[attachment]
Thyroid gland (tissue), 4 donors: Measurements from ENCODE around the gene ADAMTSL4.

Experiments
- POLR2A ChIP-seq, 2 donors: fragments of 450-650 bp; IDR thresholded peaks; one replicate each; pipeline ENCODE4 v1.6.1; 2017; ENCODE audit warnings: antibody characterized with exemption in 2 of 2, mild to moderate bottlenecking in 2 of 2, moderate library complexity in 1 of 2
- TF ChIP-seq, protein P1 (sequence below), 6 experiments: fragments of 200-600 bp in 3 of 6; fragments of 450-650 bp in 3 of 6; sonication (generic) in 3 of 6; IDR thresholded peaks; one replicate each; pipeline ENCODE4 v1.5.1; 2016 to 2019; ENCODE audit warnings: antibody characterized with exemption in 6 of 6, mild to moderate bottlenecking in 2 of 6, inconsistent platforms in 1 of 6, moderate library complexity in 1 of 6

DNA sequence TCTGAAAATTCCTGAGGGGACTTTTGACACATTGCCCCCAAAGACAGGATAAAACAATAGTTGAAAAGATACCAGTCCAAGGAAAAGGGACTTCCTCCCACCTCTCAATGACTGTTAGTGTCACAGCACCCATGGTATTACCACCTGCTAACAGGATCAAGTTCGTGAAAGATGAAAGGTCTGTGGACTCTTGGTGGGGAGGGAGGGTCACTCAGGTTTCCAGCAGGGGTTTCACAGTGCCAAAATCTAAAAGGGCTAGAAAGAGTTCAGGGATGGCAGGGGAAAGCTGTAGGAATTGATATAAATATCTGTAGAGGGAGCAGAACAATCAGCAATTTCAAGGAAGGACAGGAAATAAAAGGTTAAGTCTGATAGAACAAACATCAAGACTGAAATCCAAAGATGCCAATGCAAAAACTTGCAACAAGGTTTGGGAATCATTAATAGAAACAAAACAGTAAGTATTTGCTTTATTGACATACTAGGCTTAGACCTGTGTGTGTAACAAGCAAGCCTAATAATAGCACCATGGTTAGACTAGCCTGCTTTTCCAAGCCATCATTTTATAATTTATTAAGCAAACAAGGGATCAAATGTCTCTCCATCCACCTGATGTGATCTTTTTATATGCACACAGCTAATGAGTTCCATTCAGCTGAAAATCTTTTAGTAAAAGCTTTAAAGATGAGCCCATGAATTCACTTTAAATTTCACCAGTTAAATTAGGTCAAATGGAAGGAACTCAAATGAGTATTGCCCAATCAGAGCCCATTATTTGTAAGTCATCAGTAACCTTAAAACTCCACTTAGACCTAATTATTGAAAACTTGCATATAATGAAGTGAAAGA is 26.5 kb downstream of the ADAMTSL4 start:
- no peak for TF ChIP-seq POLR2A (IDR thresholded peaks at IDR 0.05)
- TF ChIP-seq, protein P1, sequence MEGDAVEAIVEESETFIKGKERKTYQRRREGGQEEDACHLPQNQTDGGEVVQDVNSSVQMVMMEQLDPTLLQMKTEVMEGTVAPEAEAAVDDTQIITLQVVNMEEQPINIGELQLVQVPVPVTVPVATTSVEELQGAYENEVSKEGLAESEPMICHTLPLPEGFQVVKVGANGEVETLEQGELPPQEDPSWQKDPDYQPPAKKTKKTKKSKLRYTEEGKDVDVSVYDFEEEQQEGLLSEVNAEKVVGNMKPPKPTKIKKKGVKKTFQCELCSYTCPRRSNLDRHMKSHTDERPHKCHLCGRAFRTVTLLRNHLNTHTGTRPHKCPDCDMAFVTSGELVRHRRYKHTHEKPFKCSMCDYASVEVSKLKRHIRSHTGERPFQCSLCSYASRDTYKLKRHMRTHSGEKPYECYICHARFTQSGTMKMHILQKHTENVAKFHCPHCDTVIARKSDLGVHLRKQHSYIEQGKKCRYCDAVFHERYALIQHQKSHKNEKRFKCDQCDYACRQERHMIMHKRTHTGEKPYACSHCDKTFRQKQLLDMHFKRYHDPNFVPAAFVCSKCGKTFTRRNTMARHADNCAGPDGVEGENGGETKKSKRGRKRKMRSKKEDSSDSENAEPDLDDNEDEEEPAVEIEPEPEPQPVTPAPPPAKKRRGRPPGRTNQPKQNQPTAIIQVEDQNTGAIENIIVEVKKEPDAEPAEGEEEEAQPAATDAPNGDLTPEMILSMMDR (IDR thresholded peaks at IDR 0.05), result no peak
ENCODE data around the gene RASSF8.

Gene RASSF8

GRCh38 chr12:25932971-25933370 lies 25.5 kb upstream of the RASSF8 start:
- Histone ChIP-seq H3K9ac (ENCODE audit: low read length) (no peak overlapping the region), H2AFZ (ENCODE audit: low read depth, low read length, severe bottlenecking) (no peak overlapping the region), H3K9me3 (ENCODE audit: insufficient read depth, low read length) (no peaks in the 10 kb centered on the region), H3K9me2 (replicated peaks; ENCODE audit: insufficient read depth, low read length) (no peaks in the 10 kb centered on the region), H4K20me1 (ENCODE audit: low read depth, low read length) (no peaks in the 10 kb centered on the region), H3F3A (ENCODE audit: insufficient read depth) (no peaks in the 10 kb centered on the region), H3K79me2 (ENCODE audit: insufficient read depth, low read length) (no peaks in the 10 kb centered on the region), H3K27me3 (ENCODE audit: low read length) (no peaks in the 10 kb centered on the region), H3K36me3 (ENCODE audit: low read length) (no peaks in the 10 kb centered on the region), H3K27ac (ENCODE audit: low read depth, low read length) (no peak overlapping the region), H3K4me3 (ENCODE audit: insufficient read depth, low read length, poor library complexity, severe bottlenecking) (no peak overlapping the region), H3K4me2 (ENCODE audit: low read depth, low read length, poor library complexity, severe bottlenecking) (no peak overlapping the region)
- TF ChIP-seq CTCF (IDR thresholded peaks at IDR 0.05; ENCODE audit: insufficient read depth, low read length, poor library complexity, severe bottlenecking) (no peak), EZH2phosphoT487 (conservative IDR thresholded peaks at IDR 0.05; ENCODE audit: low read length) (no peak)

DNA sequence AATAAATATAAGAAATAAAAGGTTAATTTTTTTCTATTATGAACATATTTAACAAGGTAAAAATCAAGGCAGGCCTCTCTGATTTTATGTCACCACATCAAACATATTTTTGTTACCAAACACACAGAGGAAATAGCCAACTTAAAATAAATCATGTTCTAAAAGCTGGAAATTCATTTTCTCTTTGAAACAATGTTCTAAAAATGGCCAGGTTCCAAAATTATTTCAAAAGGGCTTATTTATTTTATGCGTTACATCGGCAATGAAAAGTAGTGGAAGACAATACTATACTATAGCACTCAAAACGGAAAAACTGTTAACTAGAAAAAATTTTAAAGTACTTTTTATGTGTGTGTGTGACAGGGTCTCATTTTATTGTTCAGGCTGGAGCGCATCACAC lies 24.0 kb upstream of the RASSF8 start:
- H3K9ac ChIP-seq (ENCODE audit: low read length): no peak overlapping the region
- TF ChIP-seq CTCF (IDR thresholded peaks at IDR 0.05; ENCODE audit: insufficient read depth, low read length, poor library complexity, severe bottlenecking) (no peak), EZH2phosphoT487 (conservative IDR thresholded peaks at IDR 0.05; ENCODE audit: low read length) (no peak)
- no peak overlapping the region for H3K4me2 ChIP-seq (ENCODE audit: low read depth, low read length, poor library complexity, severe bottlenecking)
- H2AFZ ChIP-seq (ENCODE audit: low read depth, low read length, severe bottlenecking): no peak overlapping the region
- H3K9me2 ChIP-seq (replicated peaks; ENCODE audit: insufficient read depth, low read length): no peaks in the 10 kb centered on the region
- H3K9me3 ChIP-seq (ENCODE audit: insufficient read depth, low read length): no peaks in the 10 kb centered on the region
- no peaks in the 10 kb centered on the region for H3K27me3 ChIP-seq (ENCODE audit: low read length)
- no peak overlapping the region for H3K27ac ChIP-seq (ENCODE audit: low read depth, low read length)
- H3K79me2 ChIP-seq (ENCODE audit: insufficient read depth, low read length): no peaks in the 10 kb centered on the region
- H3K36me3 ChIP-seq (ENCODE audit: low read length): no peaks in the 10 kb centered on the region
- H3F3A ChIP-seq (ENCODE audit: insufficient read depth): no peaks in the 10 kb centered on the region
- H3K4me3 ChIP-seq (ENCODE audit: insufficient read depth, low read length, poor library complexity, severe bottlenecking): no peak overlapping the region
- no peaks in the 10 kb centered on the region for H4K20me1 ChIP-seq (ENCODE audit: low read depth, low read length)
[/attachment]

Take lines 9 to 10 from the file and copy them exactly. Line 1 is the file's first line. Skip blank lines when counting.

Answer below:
Gene RASSF8

GRCh38 chr12:25932971-25933370 lies 25.5 kb upstream of the RASSF8 start: